According to two anonymous sources who told Bloomberg, NSA didn't just know about the Heartbleed bug. They used it to gather intelligence. By now, we shouldn't be too shocked if this was real.
The spy agency has used a plethora of tricks to spy on everyone on the Internet in the past, but the NSA declined to comment on the Heartbleed issue. The Bloomberg report hits at a time when the agency is undergoing some intense scrutiny.
Heartbleed refers to a flaw in OpenSSL. A flaw in the coding was left unnoticed for years. Except by the NSA of course.
But Heartbleed is apparently not the only vulnerability the NSA's been exploiting. Bloomberg reports:
Currently, the NSA has a trove of thousands of such vulnerabilities that can be used to breach some of the world's most sensitive computers, according to a person briefed on the matter. Intelligence chiefs have said the country's ability to spot terrorist threats and understand the intent of hostile leaders would be vastly diminished if their use were prohibited.
For business owners and major corporations alike, one of the biggest concerns in moving product and making sales has always been visibility. In order to convince people to pay for your service of purchase your product, you must first make a positive impression on potential customers. Read more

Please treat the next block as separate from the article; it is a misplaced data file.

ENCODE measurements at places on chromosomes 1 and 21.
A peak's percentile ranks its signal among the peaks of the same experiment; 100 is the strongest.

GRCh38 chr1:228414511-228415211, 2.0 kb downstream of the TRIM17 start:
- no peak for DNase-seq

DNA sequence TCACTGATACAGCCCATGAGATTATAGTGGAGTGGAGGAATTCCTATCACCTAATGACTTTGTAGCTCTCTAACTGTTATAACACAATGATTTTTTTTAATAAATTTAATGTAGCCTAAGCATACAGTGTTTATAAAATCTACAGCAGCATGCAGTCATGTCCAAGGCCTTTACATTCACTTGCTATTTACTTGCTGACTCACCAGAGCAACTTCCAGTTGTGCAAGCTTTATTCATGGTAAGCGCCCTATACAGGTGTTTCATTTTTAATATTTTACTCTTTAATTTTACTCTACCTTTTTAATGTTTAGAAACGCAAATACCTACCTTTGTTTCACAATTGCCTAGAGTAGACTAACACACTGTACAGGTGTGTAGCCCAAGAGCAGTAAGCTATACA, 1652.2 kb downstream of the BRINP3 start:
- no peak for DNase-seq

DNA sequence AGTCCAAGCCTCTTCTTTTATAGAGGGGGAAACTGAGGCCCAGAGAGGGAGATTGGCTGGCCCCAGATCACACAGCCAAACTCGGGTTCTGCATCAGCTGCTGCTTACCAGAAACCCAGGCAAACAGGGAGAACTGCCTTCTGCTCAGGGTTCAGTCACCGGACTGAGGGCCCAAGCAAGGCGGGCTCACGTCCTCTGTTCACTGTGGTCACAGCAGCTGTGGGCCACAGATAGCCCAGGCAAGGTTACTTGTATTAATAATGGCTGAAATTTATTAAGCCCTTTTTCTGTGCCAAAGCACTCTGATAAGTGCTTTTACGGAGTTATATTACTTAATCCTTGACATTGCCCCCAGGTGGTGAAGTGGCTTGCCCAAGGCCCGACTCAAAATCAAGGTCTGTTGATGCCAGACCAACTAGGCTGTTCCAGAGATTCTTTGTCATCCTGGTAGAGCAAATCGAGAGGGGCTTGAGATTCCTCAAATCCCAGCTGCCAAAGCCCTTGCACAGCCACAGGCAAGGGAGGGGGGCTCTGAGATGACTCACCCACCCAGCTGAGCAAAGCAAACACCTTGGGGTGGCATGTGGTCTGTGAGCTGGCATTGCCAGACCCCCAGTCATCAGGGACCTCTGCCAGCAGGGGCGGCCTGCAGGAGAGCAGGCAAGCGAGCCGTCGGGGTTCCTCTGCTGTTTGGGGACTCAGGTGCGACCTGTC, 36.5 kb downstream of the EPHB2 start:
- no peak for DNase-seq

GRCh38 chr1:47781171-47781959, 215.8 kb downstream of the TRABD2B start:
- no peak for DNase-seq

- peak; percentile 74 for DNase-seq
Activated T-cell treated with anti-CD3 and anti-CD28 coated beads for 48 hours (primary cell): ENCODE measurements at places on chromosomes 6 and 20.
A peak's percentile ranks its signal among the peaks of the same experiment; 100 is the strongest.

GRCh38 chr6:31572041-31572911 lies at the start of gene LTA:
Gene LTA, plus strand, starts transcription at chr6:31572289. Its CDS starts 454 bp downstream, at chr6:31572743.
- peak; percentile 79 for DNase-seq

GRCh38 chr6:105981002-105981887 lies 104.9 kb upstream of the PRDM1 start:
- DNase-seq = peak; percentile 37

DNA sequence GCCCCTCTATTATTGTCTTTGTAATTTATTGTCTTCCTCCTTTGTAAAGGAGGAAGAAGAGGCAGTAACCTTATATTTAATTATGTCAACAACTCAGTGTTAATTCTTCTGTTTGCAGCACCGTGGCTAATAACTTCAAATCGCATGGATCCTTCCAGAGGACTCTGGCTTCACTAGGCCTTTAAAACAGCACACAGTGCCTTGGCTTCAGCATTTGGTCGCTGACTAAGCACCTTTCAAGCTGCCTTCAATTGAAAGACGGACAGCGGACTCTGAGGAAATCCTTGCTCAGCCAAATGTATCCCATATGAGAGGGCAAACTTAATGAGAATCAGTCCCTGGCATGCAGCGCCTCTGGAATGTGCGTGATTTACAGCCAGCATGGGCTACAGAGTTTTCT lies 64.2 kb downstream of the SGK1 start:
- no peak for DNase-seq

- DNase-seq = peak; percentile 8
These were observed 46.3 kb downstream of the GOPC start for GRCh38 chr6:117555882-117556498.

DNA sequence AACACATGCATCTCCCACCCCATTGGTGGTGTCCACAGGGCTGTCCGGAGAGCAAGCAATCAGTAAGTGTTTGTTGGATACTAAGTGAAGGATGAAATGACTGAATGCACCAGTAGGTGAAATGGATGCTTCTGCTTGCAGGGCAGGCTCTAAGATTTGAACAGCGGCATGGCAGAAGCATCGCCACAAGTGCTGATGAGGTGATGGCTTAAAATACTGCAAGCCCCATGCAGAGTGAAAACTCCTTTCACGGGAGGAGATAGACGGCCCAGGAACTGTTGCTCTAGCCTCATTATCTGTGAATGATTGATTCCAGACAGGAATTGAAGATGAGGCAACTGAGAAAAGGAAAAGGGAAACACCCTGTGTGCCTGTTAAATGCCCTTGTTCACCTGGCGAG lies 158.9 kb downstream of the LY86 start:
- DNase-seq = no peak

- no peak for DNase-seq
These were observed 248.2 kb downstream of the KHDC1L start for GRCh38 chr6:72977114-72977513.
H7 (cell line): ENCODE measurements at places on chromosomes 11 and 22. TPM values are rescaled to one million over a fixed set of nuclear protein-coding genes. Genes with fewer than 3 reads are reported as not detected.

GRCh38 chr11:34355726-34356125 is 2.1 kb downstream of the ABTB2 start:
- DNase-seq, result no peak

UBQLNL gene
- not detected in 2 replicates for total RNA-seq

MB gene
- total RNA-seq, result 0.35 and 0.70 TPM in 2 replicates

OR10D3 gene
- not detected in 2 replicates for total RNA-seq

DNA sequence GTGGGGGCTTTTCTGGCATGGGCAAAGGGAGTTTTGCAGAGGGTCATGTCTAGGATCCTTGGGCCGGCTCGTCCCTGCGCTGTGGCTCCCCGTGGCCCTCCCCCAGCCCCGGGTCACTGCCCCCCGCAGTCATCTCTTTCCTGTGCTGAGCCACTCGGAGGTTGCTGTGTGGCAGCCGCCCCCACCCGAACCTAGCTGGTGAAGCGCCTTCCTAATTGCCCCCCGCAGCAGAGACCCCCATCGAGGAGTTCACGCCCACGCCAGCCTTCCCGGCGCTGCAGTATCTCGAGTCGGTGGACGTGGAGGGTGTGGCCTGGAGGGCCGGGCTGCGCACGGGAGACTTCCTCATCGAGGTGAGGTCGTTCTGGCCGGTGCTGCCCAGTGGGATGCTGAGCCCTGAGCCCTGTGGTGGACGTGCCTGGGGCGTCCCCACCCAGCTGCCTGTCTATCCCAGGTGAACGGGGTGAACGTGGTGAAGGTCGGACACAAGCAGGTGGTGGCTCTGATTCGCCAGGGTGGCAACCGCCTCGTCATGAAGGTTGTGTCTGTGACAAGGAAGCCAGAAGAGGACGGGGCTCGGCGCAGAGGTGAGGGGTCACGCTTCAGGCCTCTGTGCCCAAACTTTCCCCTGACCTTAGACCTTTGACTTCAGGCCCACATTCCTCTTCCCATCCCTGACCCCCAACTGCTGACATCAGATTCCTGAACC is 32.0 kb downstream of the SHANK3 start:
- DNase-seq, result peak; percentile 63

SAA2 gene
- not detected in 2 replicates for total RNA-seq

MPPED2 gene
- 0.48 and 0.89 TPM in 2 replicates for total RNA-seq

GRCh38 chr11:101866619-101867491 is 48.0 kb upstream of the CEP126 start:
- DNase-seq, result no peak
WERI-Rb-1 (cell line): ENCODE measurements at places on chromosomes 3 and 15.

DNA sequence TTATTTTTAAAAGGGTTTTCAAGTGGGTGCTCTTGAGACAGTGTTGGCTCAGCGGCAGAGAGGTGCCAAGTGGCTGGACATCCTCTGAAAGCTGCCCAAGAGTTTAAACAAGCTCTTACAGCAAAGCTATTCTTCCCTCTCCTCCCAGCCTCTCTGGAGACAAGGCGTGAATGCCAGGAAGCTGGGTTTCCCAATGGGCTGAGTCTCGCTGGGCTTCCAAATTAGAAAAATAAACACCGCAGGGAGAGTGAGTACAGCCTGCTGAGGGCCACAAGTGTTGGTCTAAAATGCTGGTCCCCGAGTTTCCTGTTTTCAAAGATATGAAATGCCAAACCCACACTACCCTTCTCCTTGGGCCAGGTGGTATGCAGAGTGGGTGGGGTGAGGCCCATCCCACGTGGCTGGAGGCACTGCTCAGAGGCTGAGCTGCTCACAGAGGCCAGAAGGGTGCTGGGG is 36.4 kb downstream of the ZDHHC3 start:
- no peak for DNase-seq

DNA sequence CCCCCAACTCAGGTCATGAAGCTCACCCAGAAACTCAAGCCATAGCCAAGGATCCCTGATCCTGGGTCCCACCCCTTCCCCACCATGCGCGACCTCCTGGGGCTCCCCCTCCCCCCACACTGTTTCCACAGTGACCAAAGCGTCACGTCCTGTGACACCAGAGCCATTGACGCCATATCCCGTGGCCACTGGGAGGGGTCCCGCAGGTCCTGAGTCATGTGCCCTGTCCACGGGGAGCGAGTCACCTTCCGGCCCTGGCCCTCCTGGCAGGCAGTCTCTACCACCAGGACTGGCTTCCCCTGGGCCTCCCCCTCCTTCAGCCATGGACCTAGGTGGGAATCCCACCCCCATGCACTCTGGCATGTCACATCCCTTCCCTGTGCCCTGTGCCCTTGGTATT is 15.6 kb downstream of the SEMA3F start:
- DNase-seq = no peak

Three-dimensional printing technology is maturing rapidly, and it’s transforming prototyping in the process. The global 3-D printing market will expand at a compound annual growth rate of 15.4 percent between 2016 and 2022, Wise Guy Reports projects. Prototyping will drive the largest share of this growth, with healthcare applications such as 3-D-printed knee and hip joints experiencing the highest growth rate. Read more
In August 2014, the shooting of Michael Brown led to many protests that focused on the emerging problem of police violence. For anyone that wasn’t at the scene, it can be easy to get the wrong idea on the entire situation and it’s often difficult to discern who exactly was in the wrong. Read more